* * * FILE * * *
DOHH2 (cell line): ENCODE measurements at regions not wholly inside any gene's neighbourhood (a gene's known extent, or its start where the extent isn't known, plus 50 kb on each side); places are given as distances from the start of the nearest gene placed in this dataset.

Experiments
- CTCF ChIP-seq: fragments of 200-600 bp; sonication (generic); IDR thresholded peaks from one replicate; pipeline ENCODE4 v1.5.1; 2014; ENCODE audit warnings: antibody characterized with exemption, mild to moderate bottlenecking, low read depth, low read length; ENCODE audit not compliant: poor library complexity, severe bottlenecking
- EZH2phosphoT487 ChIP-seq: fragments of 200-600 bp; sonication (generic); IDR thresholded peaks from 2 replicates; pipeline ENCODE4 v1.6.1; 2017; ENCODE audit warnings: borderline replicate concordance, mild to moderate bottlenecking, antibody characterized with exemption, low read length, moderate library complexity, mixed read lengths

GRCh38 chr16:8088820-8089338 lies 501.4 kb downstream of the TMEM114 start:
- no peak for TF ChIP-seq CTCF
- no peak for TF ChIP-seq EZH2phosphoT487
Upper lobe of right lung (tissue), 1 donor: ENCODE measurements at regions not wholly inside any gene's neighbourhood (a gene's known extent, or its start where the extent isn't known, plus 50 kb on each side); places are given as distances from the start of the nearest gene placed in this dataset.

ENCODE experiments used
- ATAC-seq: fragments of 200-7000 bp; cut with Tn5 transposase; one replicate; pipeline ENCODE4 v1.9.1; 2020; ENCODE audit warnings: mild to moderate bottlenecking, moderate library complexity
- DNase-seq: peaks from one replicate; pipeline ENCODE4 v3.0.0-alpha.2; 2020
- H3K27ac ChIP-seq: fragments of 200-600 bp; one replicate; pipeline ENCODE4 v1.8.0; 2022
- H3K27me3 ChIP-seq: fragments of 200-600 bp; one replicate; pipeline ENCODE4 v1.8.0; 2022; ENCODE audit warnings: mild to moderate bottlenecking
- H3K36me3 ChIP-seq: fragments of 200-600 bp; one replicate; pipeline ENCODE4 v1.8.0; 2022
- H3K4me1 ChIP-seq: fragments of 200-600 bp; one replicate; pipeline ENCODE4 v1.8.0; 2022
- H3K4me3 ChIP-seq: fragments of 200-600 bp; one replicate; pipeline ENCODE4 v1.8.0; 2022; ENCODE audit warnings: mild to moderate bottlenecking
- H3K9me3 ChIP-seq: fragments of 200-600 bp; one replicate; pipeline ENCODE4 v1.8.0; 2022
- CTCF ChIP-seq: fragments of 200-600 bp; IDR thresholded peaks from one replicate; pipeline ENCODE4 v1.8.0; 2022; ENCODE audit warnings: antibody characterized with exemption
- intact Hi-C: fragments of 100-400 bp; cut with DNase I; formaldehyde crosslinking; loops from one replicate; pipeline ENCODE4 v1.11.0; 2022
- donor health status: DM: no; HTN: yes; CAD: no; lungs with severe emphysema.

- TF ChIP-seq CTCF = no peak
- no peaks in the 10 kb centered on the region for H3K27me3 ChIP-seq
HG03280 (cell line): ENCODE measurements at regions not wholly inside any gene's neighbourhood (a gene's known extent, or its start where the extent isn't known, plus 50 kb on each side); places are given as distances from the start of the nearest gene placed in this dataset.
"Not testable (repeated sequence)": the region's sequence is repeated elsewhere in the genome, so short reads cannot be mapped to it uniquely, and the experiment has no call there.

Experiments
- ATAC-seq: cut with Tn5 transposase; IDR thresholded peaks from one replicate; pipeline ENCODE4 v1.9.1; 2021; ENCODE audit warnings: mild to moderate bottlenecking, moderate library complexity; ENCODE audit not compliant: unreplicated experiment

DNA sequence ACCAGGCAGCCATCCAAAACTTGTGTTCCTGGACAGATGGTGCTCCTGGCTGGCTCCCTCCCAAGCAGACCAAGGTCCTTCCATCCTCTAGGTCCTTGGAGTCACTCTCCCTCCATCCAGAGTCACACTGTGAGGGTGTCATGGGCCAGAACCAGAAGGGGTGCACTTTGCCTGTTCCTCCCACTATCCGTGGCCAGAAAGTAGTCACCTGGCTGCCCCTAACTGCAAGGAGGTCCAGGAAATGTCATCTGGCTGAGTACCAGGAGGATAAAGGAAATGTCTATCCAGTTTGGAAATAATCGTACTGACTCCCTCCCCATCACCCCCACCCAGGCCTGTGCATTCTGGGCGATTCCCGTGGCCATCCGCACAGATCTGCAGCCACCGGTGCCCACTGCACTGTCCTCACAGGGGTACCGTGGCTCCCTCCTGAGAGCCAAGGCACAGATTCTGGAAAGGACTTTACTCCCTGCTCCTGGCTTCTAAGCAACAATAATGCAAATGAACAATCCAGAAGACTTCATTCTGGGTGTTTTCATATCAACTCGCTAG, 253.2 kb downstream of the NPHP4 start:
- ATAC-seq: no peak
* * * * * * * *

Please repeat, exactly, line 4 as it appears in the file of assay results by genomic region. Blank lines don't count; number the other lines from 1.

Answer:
- EZH2phosphoT487 ChIP-seq: fragments of 200-600 bp; sonication (generic); IDR thresholded peaks from 2 replicates; pipeline ENCODE4 v1.6.1; 2017; ENCODE audit warnings: borderline replicate concordance, mild to moderate bottlenecking, antibody characterized with exemption, low read length, moderate library complexity, mixed read lengths